Casimir force and Nano

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Mark Schlegel

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Apr 1, 1997, 3:00:00 AM4/1/97
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are there any NT design ideas that use Casimir force to
drive nanotech components? This is the force predicted
by QED theory from two conducting plates close together
restricting the number of available vacuum state modes
for EM. For the separations common in NT, the effect
would be pretty strong, but unfortunately it's proportional
to the plate area which would be tiny.

Mark


Wayne Shanks

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Apr 2, 1997, 3:00:00 AM4/2/97
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Mark Schlegel wrote:
>
> are there any NT design ideas that use Casimir force to
> drive nanotech components?


I have not seen any proposals...the closest clasical analog of the
Casimir effect is the VanDerWalls force..unfortunately both are
conservative fields and no work can be extracted from them that was not
already present in the separation of components. The Casimir and
VanDerWalls potential put together are well below thermal, and chemical
energies.

Wayne Shanks

Gordon D. Pusch

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Apr 8, 1997, 3:00:00 AM4/8/97
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The following message is a courtesy copy of an article
that has been posted as well.

In article <5hrbad$b...@foglet.rutgers.edu> schl...@crocker.com
(Mark Schlegel) writes:

> are there any NT design ideas that use Casimir force to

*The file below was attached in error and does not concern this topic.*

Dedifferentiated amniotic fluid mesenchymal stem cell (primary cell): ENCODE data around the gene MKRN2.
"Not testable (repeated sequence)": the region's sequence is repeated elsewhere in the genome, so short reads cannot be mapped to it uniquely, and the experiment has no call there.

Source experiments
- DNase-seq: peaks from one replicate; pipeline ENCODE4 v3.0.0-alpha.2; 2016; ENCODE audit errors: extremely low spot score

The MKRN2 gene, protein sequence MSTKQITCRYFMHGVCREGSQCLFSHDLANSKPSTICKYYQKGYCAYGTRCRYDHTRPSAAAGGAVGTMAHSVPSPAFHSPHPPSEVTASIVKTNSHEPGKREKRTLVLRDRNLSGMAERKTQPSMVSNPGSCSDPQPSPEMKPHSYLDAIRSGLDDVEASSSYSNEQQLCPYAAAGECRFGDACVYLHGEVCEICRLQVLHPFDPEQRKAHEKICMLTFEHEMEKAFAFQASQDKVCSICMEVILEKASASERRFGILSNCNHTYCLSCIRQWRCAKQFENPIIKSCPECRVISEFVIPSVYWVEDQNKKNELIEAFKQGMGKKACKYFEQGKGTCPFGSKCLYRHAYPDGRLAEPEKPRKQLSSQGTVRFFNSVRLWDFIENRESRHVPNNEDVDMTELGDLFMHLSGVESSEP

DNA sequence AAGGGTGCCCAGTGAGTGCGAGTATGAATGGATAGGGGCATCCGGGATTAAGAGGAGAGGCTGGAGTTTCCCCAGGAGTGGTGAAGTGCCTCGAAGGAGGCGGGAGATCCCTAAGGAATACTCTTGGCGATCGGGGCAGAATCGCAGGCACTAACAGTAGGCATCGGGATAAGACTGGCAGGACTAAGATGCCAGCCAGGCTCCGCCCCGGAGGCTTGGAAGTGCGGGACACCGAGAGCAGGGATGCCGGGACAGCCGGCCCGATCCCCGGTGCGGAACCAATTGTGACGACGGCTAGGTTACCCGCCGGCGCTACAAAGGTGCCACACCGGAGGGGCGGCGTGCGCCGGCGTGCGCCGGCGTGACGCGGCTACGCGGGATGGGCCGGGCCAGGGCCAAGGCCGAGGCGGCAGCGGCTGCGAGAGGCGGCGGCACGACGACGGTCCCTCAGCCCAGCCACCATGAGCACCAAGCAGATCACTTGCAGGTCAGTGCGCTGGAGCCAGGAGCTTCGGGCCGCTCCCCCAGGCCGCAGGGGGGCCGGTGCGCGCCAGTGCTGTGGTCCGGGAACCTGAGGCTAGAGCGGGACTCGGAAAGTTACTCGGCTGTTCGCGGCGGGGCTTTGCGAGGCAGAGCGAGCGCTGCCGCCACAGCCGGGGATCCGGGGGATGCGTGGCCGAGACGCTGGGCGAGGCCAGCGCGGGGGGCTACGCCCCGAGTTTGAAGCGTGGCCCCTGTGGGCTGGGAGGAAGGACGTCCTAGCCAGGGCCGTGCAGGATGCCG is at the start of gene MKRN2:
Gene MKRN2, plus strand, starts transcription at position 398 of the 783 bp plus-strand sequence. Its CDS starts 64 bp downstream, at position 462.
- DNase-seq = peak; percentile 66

> drive nanotech components? This is the force predicted
> by QED theory from two conducting plates close together
> restricting the number of available vacuum state modes
> for EM. For the separations common in NT, the effect
> would be pretty strong, but unfortunately it's proportional
> to the plate area which would be tiny.

The ``Casimir effect'' is often presented as some mysterious
consequence of QED; however, the reality is far more mundane...

I'd have to go digging to find the reference, but in the late 1980's,
an =EXCELLENT= paper on the Casimir effect, including a more physically
realistic of molecular discreteness and EM dispersion-relation effects
(as opposed to Casimir's ``perfectly conducting homogenous plates'')
showed that the ``Casimir effect'' is merely the bulk-matter limit of
the well known >>van der Waals force<< between molecules --- there's
nothing =fundamentally= mysterious or ``vacuum-ish'' about it at all... :-/


-- Gordon D. Pusch <pu...@mcs.anl.gov>

Disclaimer: I'm a consultant --- I don't speak for ANL or the DOE,
and they *certainly* don't speak for =ME= !!!


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